14 December 2010

Common problems (60+)

If you have been fit and healthy all your life, these years should be no different for you.


There are many conditions associated with becoming older, such as arthritis, heart disease, Alzheimer's, cancer, stroke, osteoporosis, rheumatoid arthritis – some of these you may have no control over and others may be genetically inherited from your parents.

 Generally, your body is slowing down and things are changing. You could for instance find that small wounds take longer to heal. This is the result of reduced circulation, which is fairly common at this age. Physical changes to the body could require a great deal of adaptation and many women are prone to depression during this time in their life – but more about that later.

But the good news is that your choice of lifestyle plays a big part in how healthy you are in this stage of your life, which means that you can do something to get the most out of these years. Medical science has also advanced enormously and treatment for several diseases is now possible, that wouldn't have been an option even a decade ago.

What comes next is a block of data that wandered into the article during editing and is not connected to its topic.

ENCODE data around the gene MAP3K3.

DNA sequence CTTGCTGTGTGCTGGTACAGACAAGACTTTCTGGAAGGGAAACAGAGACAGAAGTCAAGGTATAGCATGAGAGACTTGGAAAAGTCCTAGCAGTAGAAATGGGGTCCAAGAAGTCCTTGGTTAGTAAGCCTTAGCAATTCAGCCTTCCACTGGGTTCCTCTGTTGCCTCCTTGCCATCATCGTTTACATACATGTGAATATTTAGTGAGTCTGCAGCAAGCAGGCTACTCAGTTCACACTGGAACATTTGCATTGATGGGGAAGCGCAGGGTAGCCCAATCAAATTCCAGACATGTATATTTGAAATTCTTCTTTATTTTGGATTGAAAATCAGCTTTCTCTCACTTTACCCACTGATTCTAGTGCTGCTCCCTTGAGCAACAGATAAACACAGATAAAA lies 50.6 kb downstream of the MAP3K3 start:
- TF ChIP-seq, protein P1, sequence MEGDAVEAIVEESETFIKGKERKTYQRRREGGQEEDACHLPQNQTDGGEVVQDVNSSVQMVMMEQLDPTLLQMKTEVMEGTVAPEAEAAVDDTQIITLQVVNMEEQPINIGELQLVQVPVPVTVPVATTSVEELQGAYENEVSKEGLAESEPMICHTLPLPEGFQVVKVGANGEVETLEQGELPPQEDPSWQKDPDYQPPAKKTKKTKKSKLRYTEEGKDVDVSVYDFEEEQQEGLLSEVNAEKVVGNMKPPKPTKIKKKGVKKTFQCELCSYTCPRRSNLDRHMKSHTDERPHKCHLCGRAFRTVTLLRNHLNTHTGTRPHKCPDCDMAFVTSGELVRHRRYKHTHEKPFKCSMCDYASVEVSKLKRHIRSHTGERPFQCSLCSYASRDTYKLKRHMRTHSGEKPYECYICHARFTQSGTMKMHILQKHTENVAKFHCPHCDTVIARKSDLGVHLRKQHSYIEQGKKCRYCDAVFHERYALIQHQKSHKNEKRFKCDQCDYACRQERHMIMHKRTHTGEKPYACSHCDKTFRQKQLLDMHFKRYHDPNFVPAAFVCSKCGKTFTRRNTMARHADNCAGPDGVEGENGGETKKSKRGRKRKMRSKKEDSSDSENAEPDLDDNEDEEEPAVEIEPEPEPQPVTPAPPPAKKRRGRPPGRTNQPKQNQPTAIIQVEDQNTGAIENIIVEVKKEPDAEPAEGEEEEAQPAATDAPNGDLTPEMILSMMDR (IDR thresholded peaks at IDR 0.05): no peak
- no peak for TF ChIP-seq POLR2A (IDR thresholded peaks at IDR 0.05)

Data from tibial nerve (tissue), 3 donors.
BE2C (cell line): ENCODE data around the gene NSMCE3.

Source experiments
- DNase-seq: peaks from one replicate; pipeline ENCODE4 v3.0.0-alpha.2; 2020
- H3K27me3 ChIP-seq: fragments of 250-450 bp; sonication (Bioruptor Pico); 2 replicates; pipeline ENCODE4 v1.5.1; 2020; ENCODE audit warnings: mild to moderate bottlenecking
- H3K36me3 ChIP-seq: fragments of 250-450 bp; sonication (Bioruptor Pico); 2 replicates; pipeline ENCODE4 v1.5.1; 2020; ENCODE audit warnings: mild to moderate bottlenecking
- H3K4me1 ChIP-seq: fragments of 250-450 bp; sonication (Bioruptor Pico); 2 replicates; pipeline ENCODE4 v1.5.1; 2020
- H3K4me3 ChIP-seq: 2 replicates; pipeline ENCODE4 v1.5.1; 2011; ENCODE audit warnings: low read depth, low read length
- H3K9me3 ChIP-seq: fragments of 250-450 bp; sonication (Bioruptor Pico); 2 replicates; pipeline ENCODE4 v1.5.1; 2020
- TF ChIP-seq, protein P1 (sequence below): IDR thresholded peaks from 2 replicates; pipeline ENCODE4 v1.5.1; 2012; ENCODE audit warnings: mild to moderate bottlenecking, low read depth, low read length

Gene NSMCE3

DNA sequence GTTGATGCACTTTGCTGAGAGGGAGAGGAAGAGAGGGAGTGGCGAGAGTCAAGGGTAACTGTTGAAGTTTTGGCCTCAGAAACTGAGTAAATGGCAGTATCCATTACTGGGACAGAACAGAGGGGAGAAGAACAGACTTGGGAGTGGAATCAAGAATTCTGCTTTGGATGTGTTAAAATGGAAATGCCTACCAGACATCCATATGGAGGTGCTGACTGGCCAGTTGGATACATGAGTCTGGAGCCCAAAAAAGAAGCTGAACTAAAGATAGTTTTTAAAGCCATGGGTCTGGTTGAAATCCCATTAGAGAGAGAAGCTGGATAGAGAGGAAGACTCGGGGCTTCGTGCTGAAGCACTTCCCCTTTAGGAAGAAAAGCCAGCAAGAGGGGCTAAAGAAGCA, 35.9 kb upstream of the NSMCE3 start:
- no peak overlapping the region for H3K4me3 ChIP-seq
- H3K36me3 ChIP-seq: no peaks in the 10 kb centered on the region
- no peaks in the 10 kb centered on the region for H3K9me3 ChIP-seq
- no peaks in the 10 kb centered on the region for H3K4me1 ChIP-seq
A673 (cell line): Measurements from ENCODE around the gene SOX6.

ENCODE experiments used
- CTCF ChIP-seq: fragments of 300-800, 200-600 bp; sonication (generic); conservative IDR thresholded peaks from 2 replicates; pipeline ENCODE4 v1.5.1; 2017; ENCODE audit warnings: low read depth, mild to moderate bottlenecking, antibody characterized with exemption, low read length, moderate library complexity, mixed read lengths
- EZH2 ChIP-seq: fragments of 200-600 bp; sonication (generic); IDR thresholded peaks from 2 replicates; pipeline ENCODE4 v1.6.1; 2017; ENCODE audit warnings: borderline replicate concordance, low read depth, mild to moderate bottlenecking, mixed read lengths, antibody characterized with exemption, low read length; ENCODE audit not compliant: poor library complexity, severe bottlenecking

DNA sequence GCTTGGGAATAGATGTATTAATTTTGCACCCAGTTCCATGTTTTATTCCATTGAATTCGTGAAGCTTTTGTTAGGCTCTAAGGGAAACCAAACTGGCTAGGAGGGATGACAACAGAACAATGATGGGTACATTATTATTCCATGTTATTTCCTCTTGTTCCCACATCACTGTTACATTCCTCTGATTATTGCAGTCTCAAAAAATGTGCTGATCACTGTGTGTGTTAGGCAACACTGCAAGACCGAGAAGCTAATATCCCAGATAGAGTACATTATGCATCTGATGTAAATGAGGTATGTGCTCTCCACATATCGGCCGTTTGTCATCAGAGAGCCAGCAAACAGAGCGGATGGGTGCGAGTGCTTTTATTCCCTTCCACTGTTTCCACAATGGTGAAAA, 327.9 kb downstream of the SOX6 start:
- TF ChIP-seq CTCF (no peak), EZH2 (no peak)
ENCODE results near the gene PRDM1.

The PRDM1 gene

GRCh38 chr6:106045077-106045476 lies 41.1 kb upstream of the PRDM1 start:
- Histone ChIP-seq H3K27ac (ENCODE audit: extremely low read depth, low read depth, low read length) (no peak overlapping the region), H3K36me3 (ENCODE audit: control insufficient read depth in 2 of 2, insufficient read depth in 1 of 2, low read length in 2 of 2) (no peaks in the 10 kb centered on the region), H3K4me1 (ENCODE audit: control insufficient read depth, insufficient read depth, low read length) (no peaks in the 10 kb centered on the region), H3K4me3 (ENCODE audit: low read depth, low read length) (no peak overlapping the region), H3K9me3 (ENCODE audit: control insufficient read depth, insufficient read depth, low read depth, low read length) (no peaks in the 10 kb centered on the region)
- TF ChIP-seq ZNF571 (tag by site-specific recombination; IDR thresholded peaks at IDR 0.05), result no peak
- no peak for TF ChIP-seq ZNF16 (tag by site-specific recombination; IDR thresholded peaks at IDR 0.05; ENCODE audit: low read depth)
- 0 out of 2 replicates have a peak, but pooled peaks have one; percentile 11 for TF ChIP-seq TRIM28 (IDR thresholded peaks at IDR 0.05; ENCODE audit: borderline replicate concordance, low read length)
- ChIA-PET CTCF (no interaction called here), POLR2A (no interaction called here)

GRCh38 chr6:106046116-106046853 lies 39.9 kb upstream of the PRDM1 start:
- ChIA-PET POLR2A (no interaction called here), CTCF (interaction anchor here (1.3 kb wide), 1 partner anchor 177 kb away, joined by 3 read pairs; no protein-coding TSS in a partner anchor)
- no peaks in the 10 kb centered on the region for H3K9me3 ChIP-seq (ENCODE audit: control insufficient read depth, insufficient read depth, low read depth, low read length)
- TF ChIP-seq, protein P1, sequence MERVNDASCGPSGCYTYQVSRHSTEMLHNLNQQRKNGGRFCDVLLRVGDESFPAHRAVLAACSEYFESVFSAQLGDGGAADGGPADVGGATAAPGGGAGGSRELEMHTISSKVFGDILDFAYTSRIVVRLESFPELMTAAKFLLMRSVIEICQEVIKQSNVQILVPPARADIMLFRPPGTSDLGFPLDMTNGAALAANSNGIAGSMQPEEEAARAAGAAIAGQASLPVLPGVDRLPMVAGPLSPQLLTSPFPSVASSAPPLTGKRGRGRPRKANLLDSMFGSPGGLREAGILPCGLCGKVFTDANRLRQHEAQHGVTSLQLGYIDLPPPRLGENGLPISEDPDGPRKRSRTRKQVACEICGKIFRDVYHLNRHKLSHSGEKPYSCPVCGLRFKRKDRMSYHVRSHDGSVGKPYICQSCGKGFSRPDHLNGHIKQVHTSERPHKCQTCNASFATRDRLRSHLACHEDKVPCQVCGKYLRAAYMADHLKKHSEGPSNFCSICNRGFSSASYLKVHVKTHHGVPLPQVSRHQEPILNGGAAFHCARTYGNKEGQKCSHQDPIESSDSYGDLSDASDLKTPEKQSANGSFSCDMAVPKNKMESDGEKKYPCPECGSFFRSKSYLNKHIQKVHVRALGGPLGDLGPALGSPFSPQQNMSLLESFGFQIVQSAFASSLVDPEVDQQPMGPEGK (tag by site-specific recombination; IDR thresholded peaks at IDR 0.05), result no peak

New developments in fields such as orthopaedics and pain management have done a lot to add to the quality of life in these years. There is also no reason why you cannot continue to have a healthy sex life during this stage of your life.

There are important things you can be doing during this time of your life to prevent many of these diseases, such as improve your circulation with regular, moderate exercise and eat a low-fat diet that contains lots of fruit and vegetables. The more active you are, the more active you would want to be.

During these years, joints, especially if they get no exercise, stiffen up and arteries can clog up if your diet is too high in saturated fat, such as is found in animal fat.

The musco-skeletal injuries you sustained earlier in life, could also return to plague you at this time. The important thing is to stay active, both mentally and physically, as this definitely slows down the ageing process.

(Liesel Powell, Health24, July 2003)


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